Recent studies have demonstrated the feasibility of predicting open-hole triple combo data from cased-hole pulsed neutron data using neural networks. For a single network realization, it is desirable to select methodically an individual model, developed from a training well or wells, that furnishes the best predictions of new data from application wells. However, the robustness of a single model may be a problem because of the limited availability and diversity of the training well data. A possible solution is to use neural network ensembles (NNE) to reduce the risk of inadvertently applying a single neural network (NN) that is rendered statistically inferior as a result of early termination of the training, lack of generalization, and other uncertainties associated with network configuration and data partitioning.
One open question in NNE studies is how to construct or select member networks. Pre-existing methods have shown significant limitations in their compatibility with conventional training software and in their credibility in processing well logging data. This paper presents a new method that allows the use of conventional algorithms to generate a number of individual NNs from the training well(s), followed by ensemble selection utilizing a novel multi-objective genetic algorithm (MOGA). The multi-objective function (MOF) is formulated as a weighted sum of the prediction error on the ensemble validation data, the ensemble complexity, and the negative correlation of the member networks. The weighting coefficients of the MOF can be either pre-selected according to the nature of the training well data or can be automatically determined if the data from an additional test well are available and if high computational overhead of the automatic selection process is not an issue.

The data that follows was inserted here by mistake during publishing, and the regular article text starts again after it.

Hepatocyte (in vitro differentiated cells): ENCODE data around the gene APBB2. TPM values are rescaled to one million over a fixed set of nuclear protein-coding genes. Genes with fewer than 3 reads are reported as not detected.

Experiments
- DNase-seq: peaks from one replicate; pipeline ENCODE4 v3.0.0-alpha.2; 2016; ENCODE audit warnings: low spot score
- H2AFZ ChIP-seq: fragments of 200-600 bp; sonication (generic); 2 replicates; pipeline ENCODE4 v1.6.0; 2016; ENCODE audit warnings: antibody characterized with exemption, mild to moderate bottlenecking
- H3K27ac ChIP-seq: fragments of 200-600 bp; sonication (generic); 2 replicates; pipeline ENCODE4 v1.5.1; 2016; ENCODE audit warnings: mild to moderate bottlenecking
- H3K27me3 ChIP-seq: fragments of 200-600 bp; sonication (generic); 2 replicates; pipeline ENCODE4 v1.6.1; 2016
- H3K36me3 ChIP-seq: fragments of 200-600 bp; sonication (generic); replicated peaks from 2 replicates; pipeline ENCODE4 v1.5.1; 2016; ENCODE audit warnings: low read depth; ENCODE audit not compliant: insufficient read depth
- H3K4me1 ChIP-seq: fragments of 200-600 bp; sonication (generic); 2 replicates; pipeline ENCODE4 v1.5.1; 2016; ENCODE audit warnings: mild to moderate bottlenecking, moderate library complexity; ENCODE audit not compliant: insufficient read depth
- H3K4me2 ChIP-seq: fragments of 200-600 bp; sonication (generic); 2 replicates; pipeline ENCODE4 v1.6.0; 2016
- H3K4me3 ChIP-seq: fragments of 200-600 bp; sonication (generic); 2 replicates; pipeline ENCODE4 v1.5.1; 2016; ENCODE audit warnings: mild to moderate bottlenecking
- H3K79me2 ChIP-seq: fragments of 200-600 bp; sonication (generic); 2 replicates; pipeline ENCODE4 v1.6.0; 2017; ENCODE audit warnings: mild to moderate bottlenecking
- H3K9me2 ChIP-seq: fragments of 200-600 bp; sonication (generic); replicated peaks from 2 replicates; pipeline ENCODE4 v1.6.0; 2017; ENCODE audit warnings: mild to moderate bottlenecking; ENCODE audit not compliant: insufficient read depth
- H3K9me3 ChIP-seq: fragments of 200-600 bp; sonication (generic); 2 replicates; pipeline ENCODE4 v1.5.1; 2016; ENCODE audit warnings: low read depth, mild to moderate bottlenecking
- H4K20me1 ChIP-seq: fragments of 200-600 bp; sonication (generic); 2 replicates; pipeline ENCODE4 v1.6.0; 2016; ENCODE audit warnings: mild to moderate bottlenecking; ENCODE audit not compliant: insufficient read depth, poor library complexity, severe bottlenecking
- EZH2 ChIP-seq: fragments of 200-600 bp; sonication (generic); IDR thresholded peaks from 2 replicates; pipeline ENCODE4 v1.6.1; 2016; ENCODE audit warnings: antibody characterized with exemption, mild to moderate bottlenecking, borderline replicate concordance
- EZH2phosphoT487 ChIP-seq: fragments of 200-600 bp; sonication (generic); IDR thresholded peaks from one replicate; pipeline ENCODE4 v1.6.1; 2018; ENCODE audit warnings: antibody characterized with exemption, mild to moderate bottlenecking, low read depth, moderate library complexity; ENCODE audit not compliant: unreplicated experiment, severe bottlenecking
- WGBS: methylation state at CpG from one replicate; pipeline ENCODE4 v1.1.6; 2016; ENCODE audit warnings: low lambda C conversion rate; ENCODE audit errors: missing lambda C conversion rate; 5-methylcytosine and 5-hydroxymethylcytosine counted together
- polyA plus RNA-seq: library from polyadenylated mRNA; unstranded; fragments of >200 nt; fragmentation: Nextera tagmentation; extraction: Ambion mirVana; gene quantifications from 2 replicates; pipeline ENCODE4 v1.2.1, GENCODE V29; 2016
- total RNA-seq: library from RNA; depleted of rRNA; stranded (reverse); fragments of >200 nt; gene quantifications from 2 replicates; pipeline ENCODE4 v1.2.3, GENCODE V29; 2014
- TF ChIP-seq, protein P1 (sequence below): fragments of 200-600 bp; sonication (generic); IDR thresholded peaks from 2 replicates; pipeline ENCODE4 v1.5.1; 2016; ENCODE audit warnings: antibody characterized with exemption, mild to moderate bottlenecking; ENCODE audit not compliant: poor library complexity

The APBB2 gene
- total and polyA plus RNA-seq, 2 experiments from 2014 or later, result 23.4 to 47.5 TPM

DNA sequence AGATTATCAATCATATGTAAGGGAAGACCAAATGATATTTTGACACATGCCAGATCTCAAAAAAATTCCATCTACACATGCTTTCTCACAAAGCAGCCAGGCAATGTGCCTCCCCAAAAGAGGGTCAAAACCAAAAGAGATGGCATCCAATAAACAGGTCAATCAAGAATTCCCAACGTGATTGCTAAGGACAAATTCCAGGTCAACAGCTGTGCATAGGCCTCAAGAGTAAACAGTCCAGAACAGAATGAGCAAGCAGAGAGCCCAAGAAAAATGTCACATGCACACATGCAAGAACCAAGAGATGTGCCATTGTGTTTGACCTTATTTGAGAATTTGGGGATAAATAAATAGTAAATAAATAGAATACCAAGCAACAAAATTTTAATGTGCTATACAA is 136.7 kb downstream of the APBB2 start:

Implementation of the proposed method and testing the results with different data partitions and MOF weighting factors are discussed through case studies. Compared with single NN realizations and random NNE generation, the MOGA-selected neural-network ensembles are more robust in producing accurate open-hole triple-combo logs using acquired cased-hole pulsed neutron inputs. The method developed from this study and the principles in selecting MOF coefficients could be extended to many other applications.